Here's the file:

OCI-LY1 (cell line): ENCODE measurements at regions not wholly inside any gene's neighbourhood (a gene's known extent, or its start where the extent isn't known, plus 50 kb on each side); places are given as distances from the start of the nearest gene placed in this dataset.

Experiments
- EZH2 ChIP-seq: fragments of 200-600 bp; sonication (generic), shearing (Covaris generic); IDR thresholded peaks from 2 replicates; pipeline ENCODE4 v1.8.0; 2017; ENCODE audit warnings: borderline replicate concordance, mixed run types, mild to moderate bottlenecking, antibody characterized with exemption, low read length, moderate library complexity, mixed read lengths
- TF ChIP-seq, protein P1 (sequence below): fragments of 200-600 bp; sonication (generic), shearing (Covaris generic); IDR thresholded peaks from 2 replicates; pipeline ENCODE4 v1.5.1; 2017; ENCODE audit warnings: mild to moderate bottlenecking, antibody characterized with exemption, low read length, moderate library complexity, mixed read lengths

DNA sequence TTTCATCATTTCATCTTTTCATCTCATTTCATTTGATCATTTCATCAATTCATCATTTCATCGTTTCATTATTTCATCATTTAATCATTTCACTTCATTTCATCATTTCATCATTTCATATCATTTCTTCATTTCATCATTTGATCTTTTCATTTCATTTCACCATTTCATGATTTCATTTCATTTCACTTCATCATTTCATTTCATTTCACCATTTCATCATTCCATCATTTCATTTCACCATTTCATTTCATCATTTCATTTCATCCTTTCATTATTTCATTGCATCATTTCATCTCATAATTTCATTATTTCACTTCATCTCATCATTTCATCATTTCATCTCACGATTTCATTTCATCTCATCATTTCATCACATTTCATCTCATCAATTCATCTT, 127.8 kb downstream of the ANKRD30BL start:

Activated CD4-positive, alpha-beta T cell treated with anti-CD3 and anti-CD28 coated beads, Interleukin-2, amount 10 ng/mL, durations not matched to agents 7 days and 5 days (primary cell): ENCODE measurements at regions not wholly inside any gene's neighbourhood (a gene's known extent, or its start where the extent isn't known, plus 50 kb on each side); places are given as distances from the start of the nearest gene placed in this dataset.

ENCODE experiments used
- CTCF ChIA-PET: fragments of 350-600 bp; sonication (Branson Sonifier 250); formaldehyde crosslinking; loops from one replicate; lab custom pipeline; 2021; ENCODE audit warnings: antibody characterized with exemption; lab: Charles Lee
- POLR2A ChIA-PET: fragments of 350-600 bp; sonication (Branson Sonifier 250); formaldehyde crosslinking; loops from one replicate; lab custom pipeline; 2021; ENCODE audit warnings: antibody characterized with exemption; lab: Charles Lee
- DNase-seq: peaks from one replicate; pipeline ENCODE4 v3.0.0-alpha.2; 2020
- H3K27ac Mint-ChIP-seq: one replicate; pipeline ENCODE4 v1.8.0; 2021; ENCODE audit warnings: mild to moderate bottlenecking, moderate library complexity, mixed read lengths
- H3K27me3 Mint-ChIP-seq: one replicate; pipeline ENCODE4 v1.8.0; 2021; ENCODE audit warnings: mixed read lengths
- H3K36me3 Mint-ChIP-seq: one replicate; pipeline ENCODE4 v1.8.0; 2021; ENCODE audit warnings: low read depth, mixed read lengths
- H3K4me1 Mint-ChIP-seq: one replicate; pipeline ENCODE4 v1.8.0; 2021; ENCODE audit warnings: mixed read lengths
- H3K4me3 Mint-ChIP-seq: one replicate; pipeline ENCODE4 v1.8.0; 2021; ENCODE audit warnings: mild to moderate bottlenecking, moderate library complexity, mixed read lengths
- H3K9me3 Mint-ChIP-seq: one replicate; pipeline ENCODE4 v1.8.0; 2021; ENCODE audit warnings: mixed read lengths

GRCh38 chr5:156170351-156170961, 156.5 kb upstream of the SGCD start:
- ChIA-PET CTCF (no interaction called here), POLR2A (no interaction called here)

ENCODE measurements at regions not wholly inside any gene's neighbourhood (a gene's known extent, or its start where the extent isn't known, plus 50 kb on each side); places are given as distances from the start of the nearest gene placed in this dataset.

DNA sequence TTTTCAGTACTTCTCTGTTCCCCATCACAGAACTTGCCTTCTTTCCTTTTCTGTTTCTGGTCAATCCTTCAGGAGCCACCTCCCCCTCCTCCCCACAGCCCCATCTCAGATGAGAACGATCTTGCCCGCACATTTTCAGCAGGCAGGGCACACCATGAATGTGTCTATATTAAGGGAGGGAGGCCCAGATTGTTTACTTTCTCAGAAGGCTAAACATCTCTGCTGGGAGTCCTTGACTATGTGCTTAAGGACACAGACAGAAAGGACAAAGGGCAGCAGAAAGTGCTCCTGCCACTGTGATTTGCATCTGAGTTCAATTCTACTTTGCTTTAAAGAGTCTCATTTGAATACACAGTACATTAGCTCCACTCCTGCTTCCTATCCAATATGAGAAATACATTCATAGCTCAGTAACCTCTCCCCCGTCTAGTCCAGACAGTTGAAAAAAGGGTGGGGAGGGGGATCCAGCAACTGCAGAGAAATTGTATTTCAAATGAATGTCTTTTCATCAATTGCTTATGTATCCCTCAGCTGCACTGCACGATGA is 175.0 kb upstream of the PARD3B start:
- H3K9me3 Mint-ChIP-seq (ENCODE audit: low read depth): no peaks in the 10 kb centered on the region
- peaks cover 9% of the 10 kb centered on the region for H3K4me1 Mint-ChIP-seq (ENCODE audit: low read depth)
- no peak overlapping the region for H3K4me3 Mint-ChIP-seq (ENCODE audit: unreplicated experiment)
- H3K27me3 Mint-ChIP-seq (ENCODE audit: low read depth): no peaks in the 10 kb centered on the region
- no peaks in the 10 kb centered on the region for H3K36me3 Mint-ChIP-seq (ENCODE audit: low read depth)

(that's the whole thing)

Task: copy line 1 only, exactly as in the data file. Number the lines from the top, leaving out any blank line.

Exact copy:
OCI-LY1 (cell line): ENCODE measurements at regions not wholly inside any gene's neighbourhood (a gene's known extent, or its start where the extent isn't known, plus 50 kb on each side); places are given as distances from the start of the nearest gene placed in this dataset.